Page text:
Date of Award

2016

Document Type

Thesis

Department

Psychology

First Advisor

Diana White

Subjects

Aging -- Psychological aspects, Older people -- Care, Older people -- Psychological testing, Nursing home patients, Nursing home care, Depression in old age

DOI

10.15760/honors.259

Abstract

The rates of depression are high in nursing homes and often is not treated. A systematic literature review was conducted searching for research studies on depression interventions in nursing homes. Nineteen studies met selection criteria, which included being published in a peer-reviewed journal, being set in a nursing home and utilizing an experimental design. The sample sizes of the studies ranged from 21 participants to as many as 595; the lengths of the studies varied as well from 4 weeks to 24 weeks, with six studies also including follow-ups up to one year post-intervention. Studies showed that interventions involving reminiscing on meaning of life, music and dance therapy, increasing pleasant events in the nursing home, and demonstrating goal-oriented problem-solving strategies significantly improved depressive symptoms in older adults in nursing homes. In many cases, depressive symptoms improved even in control groups due to increased social contact from researchers; depressive symptoms decreased significantly when social contact was highly individualized. Interventions involving cognitive stimulation therapy, exercise therapy and interventions involving reminiscence on personal life did not improve depressive symptoms. Depressive symptoms were measured using a version of the Geriatric Depression Scale in most of the studies. The remaining studies used the Cornell Scale for Depression in Dementia, the Hamilton Rating Scale for Depression, or the Montgomery-Asberg Depression Rating Scale. Review findings suggest that multiple interventions can be used successfully to more adequately care for depressed older adults. Discussion will include integrating pieces of these effective interventions into nursing home.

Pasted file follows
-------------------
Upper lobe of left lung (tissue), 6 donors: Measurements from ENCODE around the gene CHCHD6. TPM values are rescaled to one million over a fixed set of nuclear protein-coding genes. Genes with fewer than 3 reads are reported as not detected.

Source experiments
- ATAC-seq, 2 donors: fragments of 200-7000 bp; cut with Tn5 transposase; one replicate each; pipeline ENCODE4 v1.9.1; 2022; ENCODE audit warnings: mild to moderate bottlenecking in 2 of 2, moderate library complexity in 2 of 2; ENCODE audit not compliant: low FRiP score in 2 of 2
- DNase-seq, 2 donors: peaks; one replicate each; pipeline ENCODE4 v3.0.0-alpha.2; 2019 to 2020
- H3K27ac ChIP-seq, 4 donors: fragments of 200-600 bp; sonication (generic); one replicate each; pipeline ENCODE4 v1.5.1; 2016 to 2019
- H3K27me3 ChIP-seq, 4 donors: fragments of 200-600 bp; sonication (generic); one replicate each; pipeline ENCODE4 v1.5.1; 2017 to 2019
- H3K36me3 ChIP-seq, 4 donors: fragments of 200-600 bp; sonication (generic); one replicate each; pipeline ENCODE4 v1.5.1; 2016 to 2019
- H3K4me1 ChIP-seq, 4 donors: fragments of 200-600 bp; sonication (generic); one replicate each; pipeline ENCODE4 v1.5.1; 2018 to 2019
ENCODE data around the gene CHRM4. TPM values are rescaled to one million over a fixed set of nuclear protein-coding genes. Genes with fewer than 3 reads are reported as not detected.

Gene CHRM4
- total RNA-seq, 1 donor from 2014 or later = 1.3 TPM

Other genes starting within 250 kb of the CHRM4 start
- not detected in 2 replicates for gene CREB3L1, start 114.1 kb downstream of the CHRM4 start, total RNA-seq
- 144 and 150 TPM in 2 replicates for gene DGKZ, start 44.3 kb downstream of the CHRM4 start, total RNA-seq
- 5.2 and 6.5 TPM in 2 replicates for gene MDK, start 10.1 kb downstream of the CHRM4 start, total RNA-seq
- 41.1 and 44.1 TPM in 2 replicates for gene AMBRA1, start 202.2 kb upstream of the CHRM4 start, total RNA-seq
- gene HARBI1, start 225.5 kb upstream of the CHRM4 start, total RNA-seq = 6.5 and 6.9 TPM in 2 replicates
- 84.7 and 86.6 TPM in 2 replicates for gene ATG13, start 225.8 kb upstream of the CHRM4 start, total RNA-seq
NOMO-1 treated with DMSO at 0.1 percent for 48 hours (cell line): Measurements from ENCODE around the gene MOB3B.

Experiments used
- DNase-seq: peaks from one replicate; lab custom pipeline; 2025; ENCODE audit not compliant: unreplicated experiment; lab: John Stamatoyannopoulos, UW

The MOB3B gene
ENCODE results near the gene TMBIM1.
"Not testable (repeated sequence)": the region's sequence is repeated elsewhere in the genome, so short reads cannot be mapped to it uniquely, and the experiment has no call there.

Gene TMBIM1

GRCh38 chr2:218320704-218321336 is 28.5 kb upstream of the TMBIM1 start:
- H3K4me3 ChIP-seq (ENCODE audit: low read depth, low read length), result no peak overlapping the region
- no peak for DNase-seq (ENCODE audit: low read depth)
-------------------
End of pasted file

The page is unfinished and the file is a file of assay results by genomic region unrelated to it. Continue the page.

Comments

An undergraduate honors thesis submitted in partial fulfillment of the requirements for the degree of Bachelor of Science in University Honors and Psychology

Persistent Identifier

http://archives.pdx.edu/ds/psu/17347

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